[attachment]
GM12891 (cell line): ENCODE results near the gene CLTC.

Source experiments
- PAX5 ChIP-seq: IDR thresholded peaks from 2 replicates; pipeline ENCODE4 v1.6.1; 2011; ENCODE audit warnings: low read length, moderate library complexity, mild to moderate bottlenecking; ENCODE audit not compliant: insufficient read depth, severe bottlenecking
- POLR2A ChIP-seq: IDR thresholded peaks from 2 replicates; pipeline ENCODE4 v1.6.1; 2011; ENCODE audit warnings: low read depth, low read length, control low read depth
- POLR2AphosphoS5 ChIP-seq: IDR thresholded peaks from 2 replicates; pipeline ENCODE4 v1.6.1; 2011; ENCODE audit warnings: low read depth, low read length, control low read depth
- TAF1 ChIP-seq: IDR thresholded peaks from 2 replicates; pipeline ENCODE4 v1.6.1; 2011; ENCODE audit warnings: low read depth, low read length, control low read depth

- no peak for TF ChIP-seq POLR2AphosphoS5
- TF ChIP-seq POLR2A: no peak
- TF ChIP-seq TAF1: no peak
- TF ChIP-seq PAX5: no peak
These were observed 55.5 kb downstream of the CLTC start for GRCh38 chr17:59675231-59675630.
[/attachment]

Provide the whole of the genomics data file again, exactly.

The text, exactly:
GM12891 (cell line): ENCODE results near the gene CLTC.

Source experiments
- PAX5 ChIP-seq: IDR thresholded peaks from 2 replicates; pipeline ENCODE4 v1.6.1; 2011; ENCODE audit warnings: low read length, moderate library complexity, mild to moderate bottlenecking; ENCODE audit not compliant: insufficient read depth, severe bottlenecking
- POLR2A ChIP-seq: IDR thresholded peaks from 2 replicates; pipeline ENCODE4 v1.6.1; 2011; ENCODE audit warnings: low read depth, low read length, control low read depth
- POLR2AphosphoS5 ChIP-seq: IDR thresholded peaks from 2 replicates; pipeline ENCODE4 v1.6.1; 2011; ENCODE audit warnings: low read depth, low read length, control low read depth
- TAF1 ChIP-seq: IDR thresholded peaks from 2 replicates; pipeline ENCODE4 v1.6.1; 2011; ENCODE audit warnings: low read depth, low read length, control low read depth

- no peak for TF ChIP-seq POLR2AphosphoS5
- TF ChIP-seq POLR2A: no peak
- TF ChIP-seq TAF1: no peak
- TF ChIP-seq PAX5: no peak
These were observed 55.5 kb downstream of the CLTC start for GRCh38 chr17:59675231-59675630.